How do you make your offer stand out to sellers? A good, old-fashioned letter might do the trick. In competitive markets, it’s not uncommon for a house offer letter to be included in an offer on a house. We’ve broken down a sample offer letter and added some easy how-tos so you can write the strongest house offer letter you can—and make that house yours.
1. Make your opener as personal as possible.
Get out your pen, yes, a pen (you want your letter to be authentic in every way) and a piece of good stationery. Before you get started, think about your tone. A house offer letter should be friendly and heartfelt.
Think creatively about how you address the letter. If you don’t know the owner’s name, you can still make a connection with how you address them, like this start of this sample offer letter:
Dear owners of the sweet, yellow Cape Cod with so much charm,
2. Tell them about yourself.
Many sellers like the idea of passing their home on to people who will care for it. A house offer letter is your chance to show the real person behind your offer paperwork. There’s no better way to create a human connection than helping the seller visualize your life.
My name is Anna, and my husband Jeff and I have been trying to find a neighborhood for years, and have fallen in love with yours. We think it’s the perfect place to raise a family. We’re expecting our second child in November and are looking for a little more space.
3. Point out the home’s attributes.
If the seller has lived in their home for years, odds are, they take pride in it. Even if you think it’s a fixer-upper, talk about the things you love about the house. Because who doesn’t like a compliment? In this sample offer letter, the buyer chooses a few things to point out.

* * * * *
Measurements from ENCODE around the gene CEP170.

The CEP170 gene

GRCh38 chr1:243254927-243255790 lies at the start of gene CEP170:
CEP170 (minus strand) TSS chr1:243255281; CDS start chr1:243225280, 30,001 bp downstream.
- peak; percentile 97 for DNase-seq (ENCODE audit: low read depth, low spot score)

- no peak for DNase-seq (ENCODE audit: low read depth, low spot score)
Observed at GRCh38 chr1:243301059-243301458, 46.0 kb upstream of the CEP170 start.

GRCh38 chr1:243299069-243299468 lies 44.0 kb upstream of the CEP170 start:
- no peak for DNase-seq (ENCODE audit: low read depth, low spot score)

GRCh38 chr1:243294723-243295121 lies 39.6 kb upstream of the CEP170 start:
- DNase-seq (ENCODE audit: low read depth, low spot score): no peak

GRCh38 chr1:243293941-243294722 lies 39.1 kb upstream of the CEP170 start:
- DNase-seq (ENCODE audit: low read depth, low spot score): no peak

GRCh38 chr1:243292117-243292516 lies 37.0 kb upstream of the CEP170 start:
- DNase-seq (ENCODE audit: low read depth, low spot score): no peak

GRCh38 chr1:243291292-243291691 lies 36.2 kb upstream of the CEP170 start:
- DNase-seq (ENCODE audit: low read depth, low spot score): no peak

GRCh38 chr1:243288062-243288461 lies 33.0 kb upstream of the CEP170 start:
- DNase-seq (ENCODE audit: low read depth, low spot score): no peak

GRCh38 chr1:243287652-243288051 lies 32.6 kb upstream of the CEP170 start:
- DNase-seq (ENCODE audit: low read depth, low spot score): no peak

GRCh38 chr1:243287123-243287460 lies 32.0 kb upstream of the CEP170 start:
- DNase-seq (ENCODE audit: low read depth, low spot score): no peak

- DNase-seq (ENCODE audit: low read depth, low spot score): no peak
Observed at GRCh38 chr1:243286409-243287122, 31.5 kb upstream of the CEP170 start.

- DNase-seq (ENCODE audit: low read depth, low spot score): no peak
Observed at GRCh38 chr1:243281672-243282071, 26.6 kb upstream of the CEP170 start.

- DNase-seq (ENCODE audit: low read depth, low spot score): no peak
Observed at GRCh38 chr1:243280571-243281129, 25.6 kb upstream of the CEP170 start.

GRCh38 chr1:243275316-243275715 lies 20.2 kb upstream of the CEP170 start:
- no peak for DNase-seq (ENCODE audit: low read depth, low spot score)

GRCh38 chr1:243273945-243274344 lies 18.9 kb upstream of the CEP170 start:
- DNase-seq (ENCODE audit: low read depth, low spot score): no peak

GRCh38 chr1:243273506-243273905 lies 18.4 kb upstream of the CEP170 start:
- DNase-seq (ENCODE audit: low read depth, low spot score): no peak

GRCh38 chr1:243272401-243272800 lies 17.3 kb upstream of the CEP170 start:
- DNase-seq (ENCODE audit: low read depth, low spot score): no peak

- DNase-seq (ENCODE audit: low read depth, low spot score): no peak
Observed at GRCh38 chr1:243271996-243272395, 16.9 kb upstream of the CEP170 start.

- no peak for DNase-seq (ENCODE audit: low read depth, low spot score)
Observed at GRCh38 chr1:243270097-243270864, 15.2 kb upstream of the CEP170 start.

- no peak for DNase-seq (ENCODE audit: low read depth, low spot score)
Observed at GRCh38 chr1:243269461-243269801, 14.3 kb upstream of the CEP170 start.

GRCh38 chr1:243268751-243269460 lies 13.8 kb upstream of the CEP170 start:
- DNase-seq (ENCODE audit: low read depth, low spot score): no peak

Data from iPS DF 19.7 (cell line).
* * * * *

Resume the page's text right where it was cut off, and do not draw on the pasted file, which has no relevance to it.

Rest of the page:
We love to cook and have family over. The kitchen has such great counter space—I can just picture it holding our big Sunday dinner buffet. And I love that you’ve got a refrigerator that doesn’t show fingerprints. That will be a big help with our toddler and her cousins who always seem to have sticky hands.
And, I enjoy gardening. Of course, the first thing we noticed was your beautiful peony bush. We could tell how carefully you’ve tended to every aspect of your home…
4. Find a connection.
When you were viewing the house, did you notice the photos on the wall of children playing lacrosse? The same style of eat-in kitchen as the home you grew up in? Make a connection by mentioning what you saw.
I couldn’t help but notice the photo on the fireplace mantle of a young man graduating from Cornell. My dad grew up in Ithaca and went to school there. We spent a lot of time on Cayuga Lake with my grandmother. Go Big Red!
5. Explain your bid, even if it’s low.
Now you can move from emotion to numbers, something concrete. Be honest, polite and respectful; you don’t want them to feel as though you’re making excuses for your bid, but use your house offer letter as a way to give your offer price some context.
Although your home was a bit out of our price range, we had to take a chance on an offer because it’s everything we want and is in a great neighborhood for our family. We know you’re asking X, but we respectfully ask if you would consider Y. It’s the top of our budget range, and our goal is to turn our dream into a reality without overextending ourselves.
I work as X, and my husband does Y. We have already have mortgage pre-approval and are flexible about the date for closing on the house. We so much want this to work out well for you, as well as for our family.
6. Close with lots of thanks.
This is your closing argument and your last chance to weave in some flattery. Thank them and let them know you’re hoping to hear back from them.
Thanks so much for your time and consideration. We would be honored to live in the house that you’ve made into a beautiful home. We look forward to hearing back from you.